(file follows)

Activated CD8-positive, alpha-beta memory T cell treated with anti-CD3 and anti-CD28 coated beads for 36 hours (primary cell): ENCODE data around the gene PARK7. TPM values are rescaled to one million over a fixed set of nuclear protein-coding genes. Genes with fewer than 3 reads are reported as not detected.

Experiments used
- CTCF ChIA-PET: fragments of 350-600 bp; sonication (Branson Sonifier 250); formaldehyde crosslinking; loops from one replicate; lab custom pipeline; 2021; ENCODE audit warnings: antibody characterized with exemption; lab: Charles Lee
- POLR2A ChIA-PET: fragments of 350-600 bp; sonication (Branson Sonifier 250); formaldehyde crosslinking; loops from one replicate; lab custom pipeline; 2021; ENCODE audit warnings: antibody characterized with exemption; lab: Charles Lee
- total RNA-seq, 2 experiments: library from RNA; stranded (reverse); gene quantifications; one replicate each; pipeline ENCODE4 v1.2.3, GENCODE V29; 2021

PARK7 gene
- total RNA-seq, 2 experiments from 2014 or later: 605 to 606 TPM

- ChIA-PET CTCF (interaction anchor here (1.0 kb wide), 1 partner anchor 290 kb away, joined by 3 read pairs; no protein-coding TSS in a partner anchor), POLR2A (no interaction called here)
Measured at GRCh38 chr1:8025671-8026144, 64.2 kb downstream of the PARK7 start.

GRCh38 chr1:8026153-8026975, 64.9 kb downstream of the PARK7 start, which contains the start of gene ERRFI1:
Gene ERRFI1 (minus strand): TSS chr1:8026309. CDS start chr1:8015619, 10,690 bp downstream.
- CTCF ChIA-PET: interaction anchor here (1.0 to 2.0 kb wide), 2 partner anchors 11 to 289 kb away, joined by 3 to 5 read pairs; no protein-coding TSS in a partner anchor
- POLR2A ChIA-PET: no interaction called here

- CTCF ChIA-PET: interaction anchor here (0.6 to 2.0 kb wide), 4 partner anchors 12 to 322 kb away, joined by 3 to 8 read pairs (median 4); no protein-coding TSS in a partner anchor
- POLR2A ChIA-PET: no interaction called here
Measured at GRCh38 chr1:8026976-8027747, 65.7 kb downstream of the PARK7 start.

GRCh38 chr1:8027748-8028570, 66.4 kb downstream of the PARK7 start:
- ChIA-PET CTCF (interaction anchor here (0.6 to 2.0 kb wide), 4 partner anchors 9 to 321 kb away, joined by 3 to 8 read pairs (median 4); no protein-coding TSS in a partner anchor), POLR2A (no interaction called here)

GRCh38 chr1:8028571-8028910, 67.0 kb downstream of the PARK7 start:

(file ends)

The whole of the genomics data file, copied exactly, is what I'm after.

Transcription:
Activated CD8-positive, alpha-beta memory T cell treated with anti-CD3 and anti-CD28 coated beads for 36 hours (primary cell): ENCODE data around the gene PARK7. TPM values are rescaled to one million over a fixed set of nuclear protein-coding genes. Genes with fewer than 3 reads are reported as not detected.

Experiments used
- CTCF ChIA-PET: fragments of 350-600 bp; sonication (Branson Sonifier 250); formaldehyde crosslinking; loops from one replicate; lab custom pipeline; 2021; ENCODE audit warnings: antibody characterized with exemption; lab: Charles Lee
- POLR2A ChIA-PET: fragments of 350-600 bp; sonication (Branson Sonifier 250); formaldehyde crosslinking; loops from one replicate; lab custom pipeline; 2021; ENCODE audit warnings: antibody characterized with exemption; lab: Charles Lee
- total RNA-seq, 2 experiments: library from RNA; stranded (reverse); gene quantifications; one replicate each; pipeline ENCODE4 v1.2.3, GENCODE V29; 2021

PARK7 gene
- total RNA-seq, 2 experiments from 2014 or later: 605 to 606 TPM

- ChIA-PET CTCF (interaction anchor here (1.0 kb wide), 1 partner anchor 290 kb away, joined by 3 read pairs; no protein-coding TSS in a partner anchor), POLR2A (no interaction called here)
Measured at GRCh38 chr1:8025671-8026144, 64.2 kb downstream of the PARK7 start.

GRCh38 chr1:8026153-8026975, 64.9 kb downstream of the PARK7 start, which contains the start of gene ERRFI1:
Gene ERRFI1 (minus strand): TSS chr1:8026309. CDS start chr1:8015619, 10,690 bp downstream.
- CTCF ChIA-PET: interaction anchor here (1.0 to 2.0 kb wide), 2 partner anchors 11 to 289 kb away, joined by 3 to 5 read pairs; no protein-coding TSS in a partner anchor
- POLR2A ChIA-PET: no interaction called here

- CTCF ChIA-PET: interaction anchor here (0.6 to 2.0 kb wide), 4 partner anchors 12 to 322 kb away, joined by 3 to 8 read pairs (median 4); no protein-coding TSS in a partner anchor
- POLR2A ChIA-PET: no interaction called here
Measured at GRCh38 chr1:8026976-8027747, 65.7 kb downstream of the PARK7 start.

GRCh38 chr1:8027748-8028570, 66.4 kb downstream of the PARK7 start:
- ChIA-PET CTCF (interaction anchor here (0.6 to 2.0 kb wide), 4 partner anchors 9 to 321 kb away, joined by 3 to 8 read pairs (median 4); no protein-coding TSS in a partner anchor), POLR2A (no interaction called here)

GRCh38 chr1:8028571-8028910, 67.0 kb downstream of the PARK7 start: